Developing a Vibration-Resistant Microscope
An important turning point for the company came 26 years ago with the development of the Space Pointer Cygnus neurosurgical microscope. This marked the company’s first foray into life-or-death medical procedures. The move was sparked by an encounter with the leading German camera maker Leica.
“They were still called the Wild-Leitz Group at the time,” Nakamura explains. “They had just developed a new high-precision surveying instrument called the Transit, used for measuring roads and things. My brother and I were really impressed by the device, and decided right away that we wanted to try to adapt it for use in surgical microscopes. The aim was develop something that could be used in brain surgery and other neurosurgical operations—the pinnacle of surgery. We developed a prototype and applied for a patent within three months, and approached Leica. We signed a licensing contract in next to no time.”
At the time, Leica’s German rival Carl Zeiss dominated the global market for neurosurgical microscopes. Leica was well known as maker of camera lenses, but was not so strong in the medical field. The Nakamura brothers saw a business opportunity. The expertise they had built up over many years working on space technology was to prove crucial.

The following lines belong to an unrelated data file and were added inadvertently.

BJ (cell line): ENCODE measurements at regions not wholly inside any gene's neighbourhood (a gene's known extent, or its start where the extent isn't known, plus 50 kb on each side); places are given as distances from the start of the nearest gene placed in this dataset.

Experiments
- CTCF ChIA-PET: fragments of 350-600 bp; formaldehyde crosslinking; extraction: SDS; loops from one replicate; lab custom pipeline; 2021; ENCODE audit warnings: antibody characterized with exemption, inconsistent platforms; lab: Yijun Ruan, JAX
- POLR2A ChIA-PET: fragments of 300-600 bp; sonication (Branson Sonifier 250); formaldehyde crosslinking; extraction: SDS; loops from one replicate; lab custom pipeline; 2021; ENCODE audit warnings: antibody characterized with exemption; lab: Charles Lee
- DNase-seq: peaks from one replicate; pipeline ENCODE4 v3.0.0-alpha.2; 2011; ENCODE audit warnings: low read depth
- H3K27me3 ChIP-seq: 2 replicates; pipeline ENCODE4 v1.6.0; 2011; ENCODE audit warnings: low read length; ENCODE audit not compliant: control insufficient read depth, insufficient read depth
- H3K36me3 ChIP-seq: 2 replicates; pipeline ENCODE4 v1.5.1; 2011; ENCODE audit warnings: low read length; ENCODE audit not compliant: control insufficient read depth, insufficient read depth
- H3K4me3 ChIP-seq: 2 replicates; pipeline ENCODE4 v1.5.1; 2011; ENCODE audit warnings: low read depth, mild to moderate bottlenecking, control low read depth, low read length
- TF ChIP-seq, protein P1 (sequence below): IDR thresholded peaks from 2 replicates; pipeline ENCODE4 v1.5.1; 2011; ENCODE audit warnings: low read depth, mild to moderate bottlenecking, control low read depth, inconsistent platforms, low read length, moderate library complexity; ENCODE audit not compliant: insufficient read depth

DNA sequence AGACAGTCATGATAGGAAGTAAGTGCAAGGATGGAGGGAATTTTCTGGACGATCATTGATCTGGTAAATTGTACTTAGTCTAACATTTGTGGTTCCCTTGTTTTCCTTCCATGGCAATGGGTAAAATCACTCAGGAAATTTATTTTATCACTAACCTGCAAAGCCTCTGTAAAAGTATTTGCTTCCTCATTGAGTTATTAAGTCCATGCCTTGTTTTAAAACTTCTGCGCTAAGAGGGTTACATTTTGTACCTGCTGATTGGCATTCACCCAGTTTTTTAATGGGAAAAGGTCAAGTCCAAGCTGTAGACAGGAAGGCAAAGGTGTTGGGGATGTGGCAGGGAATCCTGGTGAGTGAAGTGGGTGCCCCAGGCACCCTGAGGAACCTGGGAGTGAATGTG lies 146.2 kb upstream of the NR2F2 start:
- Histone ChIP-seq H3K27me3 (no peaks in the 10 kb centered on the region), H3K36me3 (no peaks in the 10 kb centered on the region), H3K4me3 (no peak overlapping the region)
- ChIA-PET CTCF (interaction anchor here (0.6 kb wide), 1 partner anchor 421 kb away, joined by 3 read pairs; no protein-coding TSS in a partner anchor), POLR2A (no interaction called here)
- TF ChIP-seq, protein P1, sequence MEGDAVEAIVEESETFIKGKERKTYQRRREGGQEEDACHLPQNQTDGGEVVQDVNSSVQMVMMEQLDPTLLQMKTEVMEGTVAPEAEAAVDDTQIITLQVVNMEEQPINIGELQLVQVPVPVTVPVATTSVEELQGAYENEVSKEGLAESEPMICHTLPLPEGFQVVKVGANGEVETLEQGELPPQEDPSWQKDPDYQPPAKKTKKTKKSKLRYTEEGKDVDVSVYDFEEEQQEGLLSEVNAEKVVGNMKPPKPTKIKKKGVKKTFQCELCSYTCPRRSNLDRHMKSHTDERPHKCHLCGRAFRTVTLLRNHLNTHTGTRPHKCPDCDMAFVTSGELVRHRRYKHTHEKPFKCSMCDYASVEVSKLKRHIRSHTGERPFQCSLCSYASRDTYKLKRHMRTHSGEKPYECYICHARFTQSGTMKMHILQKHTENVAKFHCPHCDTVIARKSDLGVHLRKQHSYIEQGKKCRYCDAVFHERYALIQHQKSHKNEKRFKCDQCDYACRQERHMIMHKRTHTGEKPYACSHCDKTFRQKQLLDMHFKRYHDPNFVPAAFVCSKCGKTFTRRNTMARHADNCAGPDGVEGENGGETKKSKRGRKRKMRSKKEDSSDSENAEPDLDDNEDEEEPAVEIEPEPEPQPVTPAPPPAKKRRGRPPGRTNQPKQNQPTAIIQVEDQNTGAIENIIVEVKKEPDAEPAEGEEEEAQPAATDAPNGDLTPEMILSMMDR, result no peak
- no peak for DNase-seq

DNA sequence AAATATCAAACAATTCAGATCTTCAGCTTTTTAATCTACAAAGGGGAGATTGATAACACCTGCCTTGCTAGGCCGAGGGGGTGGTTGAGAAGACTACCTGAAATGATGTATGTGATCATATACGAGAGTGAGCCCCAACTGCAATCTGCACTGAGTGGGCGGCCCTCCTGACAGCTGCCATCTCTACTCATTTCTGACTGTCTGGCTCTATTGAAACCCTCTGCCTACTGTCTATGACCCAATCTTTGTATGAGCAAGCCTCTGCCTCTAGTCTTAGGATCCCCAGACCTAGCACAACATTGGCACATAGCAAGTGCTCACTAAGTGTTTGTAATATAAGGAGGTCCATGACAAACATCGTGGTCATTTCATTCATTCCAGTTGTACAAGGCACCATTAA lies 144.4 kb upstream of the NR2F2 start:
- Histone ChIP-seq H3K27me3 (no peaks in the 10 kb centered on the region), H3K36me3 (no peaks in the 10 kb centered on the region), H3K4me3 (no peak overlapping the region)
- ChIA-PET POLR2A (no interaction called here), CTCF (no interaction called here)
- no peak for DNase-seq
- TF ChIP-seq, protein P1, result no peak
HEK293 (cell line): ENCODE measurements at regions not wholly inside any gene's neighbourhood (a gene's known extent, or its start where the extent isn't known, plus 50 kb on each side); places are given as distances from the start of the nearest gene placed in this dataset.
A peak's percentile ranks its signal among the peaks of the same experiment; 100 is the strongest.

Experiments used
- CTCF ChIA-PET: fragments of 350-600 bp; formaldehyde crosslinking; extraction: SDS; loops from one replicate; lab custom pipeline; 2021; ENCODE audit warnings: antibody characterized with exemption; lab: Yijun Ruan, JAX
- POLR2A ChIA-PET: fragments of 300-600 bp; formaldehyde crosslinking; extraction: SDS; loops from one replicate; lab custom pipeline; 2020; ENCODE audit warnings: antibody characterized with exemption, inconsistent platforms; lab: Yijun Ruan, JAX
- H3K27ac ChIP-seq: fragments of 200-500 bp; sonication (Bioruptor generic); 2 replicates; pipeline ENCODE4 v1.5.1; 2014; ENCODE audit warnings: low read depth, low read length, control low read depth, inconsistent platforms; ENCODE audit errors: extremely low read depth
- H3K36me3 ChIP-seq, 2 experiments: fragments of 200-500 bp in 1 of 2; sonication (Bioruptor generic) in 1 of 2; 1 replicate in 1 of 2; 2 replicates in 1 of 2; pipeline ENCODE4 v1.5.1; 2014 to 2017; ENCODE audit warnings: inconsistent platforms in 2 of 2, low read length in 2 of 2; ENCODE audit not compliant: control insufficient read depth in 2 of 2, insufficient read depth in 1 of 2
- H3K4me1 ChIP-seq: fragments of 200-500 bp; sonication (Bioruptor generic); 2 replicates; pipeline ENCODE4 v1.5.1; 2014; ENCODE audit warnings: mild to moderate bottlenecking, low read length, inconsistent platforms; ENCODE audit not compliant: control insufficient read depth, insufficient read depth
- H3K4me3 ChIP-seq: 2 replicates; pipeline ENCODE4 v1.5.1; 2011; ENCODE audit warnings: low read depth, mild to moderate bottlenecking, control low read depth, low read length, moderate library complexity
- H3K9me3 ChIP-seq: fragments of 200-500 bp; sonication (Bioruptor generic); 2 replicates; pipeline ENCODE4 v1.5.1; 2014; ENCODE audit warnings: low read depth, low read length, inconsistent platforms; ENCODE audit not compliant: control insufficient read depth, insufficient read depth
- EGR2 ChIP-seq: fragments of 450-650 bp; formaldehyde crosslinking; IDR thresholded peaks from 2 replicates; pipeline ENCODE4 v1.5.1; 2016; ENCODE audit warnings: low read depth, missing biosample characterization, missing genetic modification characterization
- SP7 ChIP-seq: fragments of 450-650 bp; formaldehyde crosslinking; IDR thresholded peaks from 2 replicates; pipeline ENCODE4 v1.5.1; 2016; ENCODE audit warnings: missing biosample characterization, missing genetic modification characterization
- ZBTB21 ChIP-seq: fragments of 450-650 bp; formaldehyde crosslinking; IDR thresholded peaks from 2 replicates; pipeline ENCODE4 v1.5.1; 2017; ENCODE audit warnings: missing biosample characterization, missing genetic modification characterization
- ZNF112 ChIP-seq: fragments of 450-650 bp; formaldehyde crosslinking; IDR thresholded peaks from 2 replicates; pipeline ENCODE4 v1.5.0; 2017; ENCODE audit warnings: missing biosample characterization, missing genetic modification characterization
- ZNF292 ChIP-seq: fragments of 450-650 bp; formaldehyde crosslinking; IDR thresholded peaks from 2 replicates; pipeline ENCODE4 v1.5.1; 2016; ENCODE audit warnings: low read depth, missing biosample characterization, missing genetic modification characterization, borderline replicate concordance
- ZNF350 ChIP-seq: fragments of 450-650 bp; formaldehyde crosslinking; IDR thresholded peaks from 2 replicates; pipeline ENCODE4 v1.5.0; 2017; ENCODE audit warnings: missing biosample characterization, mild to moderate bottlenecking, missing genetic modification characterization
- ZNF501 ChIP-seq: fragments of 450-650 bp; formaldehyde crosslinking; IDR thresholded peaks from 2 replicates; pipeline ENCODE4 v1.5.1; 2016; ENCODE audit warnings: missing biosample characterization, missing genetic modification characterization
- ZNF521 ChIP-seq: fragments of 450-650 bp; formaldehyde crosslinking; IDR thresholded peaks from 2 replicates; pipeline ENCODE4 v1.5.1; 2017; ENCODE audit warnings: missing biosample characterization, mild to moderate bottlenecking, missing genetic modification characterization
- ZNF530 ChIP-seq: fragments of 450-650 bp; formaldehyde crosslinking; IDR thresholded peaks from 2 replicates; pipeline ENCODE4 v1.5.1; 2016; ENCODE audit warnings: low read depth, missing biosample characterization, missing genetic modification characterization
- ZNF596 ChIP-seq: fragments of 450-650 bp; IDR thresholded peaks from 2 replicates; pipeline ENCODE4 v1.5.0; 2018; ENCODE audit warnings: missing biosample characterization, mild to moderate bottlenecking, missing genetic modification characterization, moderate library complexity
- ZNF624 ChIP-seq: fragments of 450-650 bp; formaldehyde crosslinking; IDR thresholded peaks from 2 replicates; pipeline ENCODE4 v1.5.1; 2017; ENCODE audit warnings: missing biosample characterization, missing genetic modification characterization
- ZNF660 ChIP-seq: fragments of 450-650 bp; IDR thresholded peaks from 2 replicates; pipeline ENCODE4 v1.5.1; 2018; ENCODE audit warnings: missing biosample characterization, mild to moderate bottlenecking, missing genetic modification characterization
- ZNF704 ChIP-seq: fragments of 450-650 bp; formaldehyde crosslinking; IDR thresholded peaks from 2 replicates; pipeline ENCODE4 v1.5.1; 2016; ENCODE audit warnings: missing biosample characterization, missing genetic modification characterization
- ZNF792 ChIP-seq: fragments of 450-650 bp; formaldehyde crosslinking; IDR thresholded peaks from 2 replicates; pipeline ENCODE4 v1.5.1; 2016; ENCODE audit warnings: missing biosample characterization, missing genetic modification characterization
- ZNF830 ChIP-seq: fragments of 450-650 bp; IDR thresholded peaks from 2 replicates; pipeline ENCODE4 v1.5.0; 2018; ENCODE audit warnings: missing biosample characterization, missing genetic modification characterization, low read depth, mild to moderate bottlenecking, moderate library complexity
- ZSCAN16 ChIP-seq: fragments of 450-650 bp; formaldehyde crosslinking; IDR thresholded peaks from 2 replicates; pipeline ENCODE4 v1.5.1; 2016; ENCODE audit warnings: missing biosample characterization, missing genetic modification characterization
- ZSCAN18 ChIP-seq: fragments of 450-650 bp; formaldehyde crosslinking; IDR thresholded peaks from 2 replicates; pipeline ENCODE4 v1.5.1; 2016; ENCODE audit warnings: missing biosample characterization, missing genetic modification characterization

“We went to watch a famous surgeon at work in the neurosurgery department at Kyoto University. Our job was to find solutions that would meet the exacting requirements of these surgical operations. Extreme precision is crucial. We tried to balance all the various parts of the device and looked to get rid of even the slightest vibrations. After a series of painstaking modifications, we succeeding in coming up with a way to keep the microscope at a fixed distance from the spot where the surgeon is operating. This made sure that the focal point or field of view did not shift and that there was no loss of focus during an operation to treat a cerebral aneurism, for example. The experience we had built up by developing equipment for use in space was crucial in this success. A rocket needs to withstand huge vibrations.”
The new microscope led to a breakthrough in making more stable operations possible in a field where the tiniest delay or slip of the scalpel can be fatal. But Nakamura says the idea behind the microscopes was simple. “It’s based on the principle of parallelograms, which is simple enough for a grade school kid to understand.”